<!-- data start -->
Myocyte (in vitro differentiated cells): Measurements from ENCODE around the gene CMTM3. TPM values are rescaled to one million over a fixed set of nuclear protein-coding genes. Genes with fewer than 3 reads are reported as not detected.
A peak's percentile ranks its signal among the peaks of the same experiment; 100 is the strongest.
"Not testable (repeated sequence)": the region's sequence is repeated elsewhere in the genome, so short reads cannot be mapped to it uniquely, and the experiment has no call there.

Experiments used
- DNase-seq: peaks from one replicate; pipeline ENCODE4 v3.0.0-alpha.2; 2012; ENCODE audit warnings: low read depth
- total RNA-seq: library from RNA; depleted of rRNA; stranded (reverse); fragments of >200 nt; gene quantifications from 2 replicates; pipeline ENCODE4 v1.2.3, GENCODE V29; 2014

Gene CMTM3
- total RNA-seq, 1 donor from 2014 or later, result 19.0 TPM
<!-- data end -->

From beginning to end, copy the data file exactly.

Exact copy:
Myocyte (in vitro differentiated cells): Measurements from ENCODE around the gene CMTM3. TPM values are rescaled to one million over a fixed set of nuclear protein-coding genes. Genes with fewer than 3 reads are reported as not detected.
A peak's percentile ranks its signal among the peaks of the same experiment; 100 is the strongest.
"Not testable (repeated sequence)": the region's sequence is repeated elsewhere in the genome, so short reads cannot be mapped to it uniquely, and the experiment has no call there.

Experiments used
- DNase-seq: peaks from one replicate; pipeline ENCODE4 v3.0.0-alpha.2; 2012; ENCODE audit warnings: low read depth
- total RNA-seq: library from RNA; depleted of rRNA; stranded (reverse); fragments of >200 nt; gene quantifications from 2 replicates; pipeline ENCODE4 v1.2.3, GENCODE V29; 2014

Gene CMTM3
- total RNA-seq, 1 donor from 2014 or later, result 19.0 TPM